Sunday 23rd, February
“Investigators had pulled the name of a possible suspect, Toby Rogers, a 17 year old boy who a few weeks ago had stabbed his father to death and tried to cover up his escape by setting a fire in the streets and the forest area around the neighborhood. Although they had believed the young boy had died in the fire, investigators suspect that Rogers may still be alive, due to the fact that his body was never found.”
My eyes scanned over the ending of the Creepypasta one last time.
“Ticci Toby. Crap, how did I not realize it then?!” I leaned back in my chair, shaking my head.
I was at home, back at my computer desk; a day had passed since the meeting of Ticci Toby and The Sender.
I sighed as I scanned the last few sentences of “Ticci Toby” for the tenth time on the computer monitor. I was alive and thankfully still in one piece. I should have been celebrating but yet, the only thing I could do was mentally kick myself for being so stupid the day before. I should have realized where I was the moment Connie had mentioned her son’s name. It should have immediately told me what was coming next, but I’d been too stupid to realize it.
“Ugh…” I groaned as I buried my hands into my face. I really need to pay more attention to these things. Especially to what’s coming today. Through the cracks of my hands, I glanced at the taskbar. The tab with the Creepypasta page, was patiently waiting for Log Six to be typed in.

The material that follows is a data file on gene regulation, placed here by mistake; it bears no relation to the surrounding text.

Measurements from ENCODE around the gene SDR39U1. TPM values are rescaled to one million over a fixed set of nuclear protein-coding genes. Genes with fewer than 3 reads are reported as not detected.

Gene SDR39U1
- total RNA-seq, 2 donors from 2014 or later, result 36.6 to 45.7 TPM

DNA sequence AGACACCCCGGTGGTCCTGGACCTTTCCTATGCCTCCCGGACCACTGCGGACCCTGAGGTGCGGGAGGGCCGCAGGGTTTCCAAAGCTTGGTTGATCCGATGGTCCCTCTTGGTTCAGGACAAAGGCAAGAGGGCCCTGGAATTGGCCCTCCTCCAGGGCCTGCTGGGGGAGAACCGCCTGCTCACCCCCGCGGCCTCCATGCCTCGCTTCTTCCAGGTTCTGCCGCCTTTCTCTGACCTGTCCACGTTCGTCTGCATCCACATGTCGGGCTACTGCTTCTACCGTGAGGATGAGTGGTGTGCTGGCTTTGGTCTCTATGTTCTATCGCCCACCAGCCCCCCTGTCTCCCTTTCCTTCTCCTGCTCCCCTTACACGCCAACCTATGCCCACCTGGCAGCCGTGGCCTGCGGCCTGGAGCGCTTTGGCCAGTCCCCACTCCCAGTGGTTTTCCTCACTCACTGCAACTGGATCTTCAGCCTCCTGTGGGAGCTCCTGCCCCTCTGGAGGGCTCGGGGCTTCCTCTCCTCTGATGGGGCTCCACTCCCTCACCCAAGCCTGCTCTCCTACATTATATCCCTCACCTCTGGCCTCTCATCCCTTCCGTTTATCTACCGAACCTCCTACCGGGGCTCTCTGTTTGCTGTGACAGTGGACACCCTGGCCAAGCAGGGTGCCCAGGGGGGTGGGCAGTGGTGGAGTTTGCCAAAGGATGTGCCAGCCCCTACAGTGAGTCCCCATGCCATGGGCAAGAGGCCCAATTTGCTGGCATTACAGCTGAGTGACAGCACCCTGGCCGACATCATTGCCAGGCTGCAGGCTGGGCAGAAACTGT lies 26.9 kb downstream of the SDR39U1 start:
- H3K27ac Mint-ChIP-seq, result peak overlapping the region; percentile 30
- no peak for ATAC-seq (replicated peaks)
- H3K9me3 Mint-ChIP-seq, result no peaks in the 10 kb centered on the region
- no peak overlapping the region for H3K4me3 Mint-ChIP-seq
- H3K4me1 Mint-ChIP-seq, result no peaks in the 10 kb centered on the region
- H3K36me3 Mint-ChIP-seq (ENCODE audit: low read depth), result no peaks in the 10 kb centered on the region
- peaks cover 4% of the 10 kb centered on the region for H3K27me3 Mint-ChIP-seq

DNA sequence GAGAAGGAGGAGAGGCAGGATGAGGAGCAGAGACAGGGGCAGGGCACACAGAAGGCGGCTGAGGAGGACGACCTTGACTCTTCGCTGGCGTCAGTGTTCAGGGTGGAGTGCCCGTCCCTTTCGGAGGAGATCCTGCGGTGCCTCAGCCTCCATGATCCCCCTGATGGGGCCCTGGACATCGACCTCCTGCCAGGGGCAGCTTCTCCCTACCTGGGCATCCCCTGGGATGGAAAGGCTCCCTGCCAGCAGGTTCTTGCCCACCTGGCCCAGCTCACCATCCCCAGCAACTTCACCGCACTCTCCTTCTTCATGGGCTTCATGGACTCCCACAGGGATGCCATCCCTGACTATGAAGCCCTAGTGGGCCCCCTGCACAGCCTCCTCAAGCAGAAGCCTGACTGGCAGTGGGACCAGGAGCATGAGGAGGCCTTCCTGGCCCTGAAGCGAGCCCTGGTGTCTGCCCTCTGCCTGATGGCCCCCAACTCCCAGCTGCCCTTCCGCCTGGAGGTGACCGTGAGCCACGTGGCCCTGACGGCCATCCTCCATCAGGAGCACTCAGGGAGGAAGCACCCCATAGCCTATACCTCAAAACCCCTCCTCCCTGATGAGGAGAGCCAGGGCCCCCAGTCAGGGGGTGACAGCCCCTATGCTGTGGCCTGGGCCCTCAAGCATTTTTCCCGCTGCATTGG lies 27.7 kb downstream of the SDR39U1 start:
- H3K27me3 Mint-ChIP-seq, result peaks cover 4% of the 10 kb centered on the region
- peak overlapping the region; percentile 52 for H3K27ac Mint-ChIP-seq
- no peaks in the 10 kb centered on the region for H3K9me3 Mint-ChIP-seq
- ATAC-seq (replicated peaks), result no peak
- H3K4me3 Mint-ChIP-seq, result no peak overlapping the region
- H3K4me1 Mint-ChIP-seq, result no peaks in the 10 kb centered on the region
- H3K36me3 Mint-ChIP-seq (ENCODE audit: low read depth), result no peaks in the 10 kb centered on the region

I moved the cursor over to the tab, but hesitated. I wasn’t ready to write down Log Six. Hell, I wasn’t ready to ever write again. The Sender’s words reverberated within my mind, “If that fails to motivate you, then we can just send the next visitor to see your parents the next night.”
“No,” I murmured, “I have to write this, not unless I want to see the ones I love suffer.”
After another quick breath, I clicked the tab and began writing Log Six.
Nearly twenty minutes later, I typed in the last few words.
“There.” I said flatly. “Are you happy Sender?”
I glared at my monitor when I didn’t receive a response.
“Don’t play coy with me now. Not when I’m so close to finishing this. I know you’re listening. You’ve been listening for the past six days of this hell you’ve put me through.”
As I suspected, a text box immediately formed on my desktop. Words began to fill its emptiness.
“Indeed I have, and it has been such a wonderful experience.”
I wanted to scream, to holler, to curse at those few words, but I remained silent. I know how your game works now. I won’t give you the satisfaction of seeing my reaction.
I blinked a few times at the monitor, waiting for The Sender to continue.
“Ahhhhh, You have no idea how much it gladdens me to see how you have changed.”